This moment troubled me with the idea of impossible love. Let me clarify what I mean by impossible love. I don’t mean it in a “my father’s a veterinarian, your father believes we should destroy animals in a merciless battle of the species—our love is doomed” kind of way, except by analogy. I mean that I was struck by the fact that their relationship existed only in fiction. By investing in their relationship, I was invested in a thing as invented as a shrink ray.
It sounds fantastic to say that one can be enamoured of a kiss between two barely pubescent actors, but that is something like what happened; and, as before, the experience was one of intense desire. The desire was not strictly a desire for participation, compelling as Connie may have been. It was first a desire for information, to know more about a relationship on which the movie spent no exposition. Attending that was also a concern for their fraught position. At most they’re 15-years old. Could they last until a marriageable age? Winning a hockey championship for Coach Bombay was thin stuff to build a life on.
But within this complex of desires are two more, which are related. I think that this moment worked on me, narratively, the way that the Grecian urn worked on Keats. “Thou still unravish’d bride of quietness,” presses on the same sore tooth that watching Connie kiss Guy does. The moment of the kiss is sandwiched between some hand-holding, and the abrupt end of the movie. I re-watched it to achieve a stasis, where the fact of the kiss is known and frozen, after the bond between them is just hinted at, and before the pair are shuttled off into an uncertain future. Because the moment is glancing and incorporeal, I strongly desired that it be enfleshed, or captured and made still. That desire for stasis is the first of this subset.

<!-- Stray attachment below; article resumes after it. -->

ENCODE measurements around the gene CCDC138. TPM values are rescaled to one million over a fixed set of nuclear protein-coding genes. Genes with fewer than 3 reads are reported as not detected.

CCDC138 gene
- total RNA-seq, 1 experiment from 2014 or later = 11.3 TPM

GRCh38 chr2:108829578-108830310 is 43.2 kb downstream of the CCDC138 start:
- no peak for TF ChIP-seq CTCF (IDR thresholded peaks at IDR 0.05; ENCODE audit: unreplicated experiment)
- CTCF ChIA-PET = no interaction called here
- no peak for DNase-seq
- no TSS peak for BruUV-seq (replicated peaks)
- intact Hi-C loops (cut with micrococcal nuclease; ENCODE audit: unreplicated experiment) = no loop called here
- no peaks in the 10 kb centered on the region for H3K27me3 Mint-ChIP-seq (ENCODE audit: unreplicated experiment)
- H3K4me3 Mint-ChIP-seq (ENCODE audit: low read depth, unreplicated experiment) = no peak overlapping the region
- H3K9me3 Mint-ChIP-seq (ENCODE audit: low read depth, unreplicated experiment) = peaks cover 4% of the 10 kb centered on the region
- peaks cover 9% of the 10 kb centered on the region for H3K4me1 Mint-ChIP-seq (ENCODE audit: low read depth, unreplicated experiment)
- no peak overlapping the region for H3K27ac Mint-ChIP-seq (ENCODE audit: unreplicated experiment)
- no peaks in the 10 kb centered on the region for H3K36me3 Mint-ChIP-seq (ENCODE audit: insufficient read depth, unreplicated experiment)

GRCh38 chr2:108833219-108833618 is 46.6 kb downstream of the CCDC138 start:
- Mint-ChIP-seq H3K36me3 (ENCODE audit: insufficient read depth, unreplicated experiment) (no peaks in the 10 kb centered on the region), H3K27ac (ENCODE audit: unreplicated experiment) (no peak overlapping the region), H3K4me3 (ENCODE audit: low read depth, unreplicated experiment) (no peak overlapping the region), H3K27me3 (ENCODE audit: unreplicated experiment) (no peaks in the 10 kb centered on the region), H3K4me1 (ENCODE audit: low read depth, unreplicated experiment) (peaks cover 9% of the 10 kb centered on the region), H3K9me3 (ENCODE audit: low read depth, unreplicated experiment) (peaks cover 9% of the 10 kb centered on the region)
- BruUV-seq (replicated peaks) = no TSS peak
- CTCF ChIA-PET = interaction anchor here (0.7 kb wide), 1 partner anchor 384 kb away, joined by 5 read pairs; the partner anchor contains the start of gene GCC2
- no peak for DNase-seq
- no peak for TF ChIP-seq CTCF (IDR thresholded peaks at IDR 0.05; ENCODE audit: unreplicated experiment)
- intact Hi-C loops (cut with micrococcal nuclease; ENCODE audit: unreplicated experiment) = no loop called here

Second, as with Nick Szalinski, I was also aware of the actors as participants in an artifice. This is a further refraction of that Keatsian idea. Not only was that moment I fixated on glimpsed as a kind of stasis, it was utterly fictional, as unreal as the unravish’d bride painted in black slip on the urn. Think of Magritte’s The Treachery of Images, that painting of the pipe with text which translates to English as, “This is not a pipe.” The moment of that kiss in the movie could have been underscored by the text, “This is not a relationship.” But for whatever reason, I wanted it to be a real relationship, and the fact that it wasn’t got to me and summoned up that longing.
One went back to that moment in the film not to gratify the desire but to reawake it. And in this experience also there was the same surprise and the same sense of incalculable importance.
The artifice refracted the stasis, making the moment completely unattainable. Not only did the moment barely exist in the film, it barely existed at all. It was already a wisp, but because it came through fiction, it was the wisp of a wisp. Because it inhabited a place between existence and non-existence it was beyond existence. It was eternal. It was something quite different from ordinary life and even from ordinary pleasure; something in another dimension.
It’s possible to find cracks almost anywhere through which you can view the beyond—by which I mean the eternal, the divine, God.
Image by Gabe Stevenson